Susanne Vielmetter Los Angeles Projects is pleased to announce the opening of Nicole Eisenman’s solo exhibition, Dark Light, on March 17, 2018. The exhibition is the United States’ debut of the sculpture, drawings, and two monumental paintings that were featured in Eisenman’s 2017 solo exhibition at the Vienna Secession. Dark Light expands this exhibition and will feature new works created specifically for presentation in Los Angeles. The sculpture, which also functions as a stage set, is called Monument to a Politician. Utilizing this set, Eisenman, along with Los Angeles-based artist Math Bass, will perform a reading of Bernadette Mayer’s poem “To a Politician” during the opening reception on March 17.
Eisenman’s paintings Dark Light and Going Down River on the USS J-Bone of an Ass present sinister scenes where the main action is either imminent, if as of yet unnoticed by those pictured, or occurring in the background, while the figures in the scene seem unperturbed. Both works have elements of classical history paintings – their scale and triangular compositions echo famous scenes of Liberty over Battlefields or George Washington crossing the Delaware.
Dark Light centers on a man wearing a red baseball cap, camouflage t-shirt, and orange hunting pants. He stands on the bed of a pickup truck, a cloud of thick smoke billowing from a chromed pipe behind him, while three companions sleep at his feet. In his outstretched right arm he holds a flashlight, focusing a cone of dark light forward, oblivious to the thick column of viscous black liquid – possibly an allusion to crude oil—that pours from a massive pipeline or hole in the sky. The sun or moon just to the right of this toxic scenario is tiny by comparison.
In Going Down River on the USS J-Bone of an Ass (2017) two boats – one red tugboat, one made of an enormous floating mandible with a ripped sail – are floating down an acid green river toward a precipitous drop where all will most certainly tumble down and drown. The stern of the “J-Bone” is occupied by a seated man playing a flute, the rigging is manned by a sailor in stripes and whites, and a red-faced business man in a suit (an echo of George Grosz’s bankers and businessmen, a type that makes cameos in many of Eisenman’s earlier works.) All present appear calm – a bass drummer stands atop the deck of the red boat, pounding a rhythm, stoically staring straight ahead as though the water isn’t about to fall.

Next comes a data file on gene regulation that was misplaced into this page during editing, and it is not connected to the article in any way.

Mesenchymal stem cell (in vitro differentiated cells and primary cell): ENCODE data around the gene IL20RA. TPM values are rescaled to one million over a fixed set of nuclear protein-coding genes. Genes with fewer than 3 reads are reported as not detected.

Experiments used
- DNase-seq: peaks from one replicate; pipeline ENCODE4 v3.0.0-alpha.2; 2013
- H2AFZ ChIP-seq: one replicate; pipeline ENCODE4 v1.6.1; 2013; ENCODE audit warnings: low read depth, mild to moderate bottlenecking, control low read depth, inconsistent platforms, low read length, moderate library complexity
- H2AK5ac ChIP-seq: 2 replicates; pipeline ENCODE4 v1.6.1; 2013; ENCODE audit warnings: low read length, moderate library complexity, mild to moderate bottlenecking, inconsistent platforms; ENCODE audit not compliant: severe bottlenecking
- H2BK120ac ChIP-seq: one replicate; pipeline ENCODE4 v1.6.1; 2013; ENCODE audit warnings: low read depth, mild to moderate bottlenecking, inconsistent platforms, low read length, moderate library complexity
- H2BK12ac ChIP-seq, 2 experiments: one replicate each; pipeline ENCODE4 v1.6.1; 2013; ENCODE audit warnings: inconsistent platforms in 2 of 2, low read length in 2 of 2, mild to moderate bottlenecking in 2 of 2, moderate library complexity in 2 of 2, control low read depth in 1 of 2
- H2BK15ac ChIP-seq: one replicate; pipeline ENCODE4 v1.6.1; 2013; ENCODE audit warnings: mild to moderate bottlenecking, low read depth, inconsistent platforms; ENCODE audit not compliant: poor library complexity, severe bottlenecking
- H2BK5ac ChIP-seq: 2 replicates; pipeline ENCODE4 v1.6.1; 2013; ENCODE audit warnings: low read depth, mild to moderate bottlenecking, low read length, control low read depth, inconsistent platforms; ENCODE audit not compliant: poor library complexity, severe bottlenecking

The references in these paintings – to “rolling coal,” a pastime in which diesel trucks are tricked out to emit massive plumes of black smoke into the faces of bicyclists, Prius drivers and the like, and to a fall precipitated by the unstoppable progress of an ass’ mouth—are fleshed out in a suite of drawings that offer the viewer unique insight into Eisenman’s process. In their various permutations and representations of the scenes pictured in the paintings, their underlying connotations oscillate between helpless outrage and despair and hysterical amusement, dissecting with razor sharp humor and pointed outrage the tragedy of our political reality.
Nicole Eisenman (b. 1965) was a 2015 recipient of the MacArthur Foundation “Genius Grant” and the winner of the 2013 Carnegie Prize. Recent solo exhibitions include “Now or Never,” Secession, Vienna, Austria; “Al-ugh-ories,” New Museum, New York; and “Dear Nemesis: Nicole Eisenman 1993 – 2013,” Contemporary Art Museum St. Louis, ICA Philadelphia, and the Museum of Contemporary Art, San Diego, CA. A suite of new sculptures, Sketch for a Fountain (2017), were prominently featured in the 2017 Münster Skulptur Projekt. Eisenman’s work has been included in numerous group exhibitions including the 2016 Biennale de Montreal; “American is Hard to See,” Whitney Museum of American Art; “Painting 2.0: Expression in the information Age,” Museum Brandhorst, Munich; “The Forever Now: Contemporary Painting in an Atemporal World,” Museum of Modern Art, New York; Manifesta 10, the State Hermitage Museum, St. Petersburg; the 2013 Carnegie International; and the 2012 Whitney Biennial. Nicole Eisenman lives and works in New York and has been represented by the gallery since 2005. This is her third solo exhibition at the gallery, following previous solo exhibitions in 2007 and 2011.
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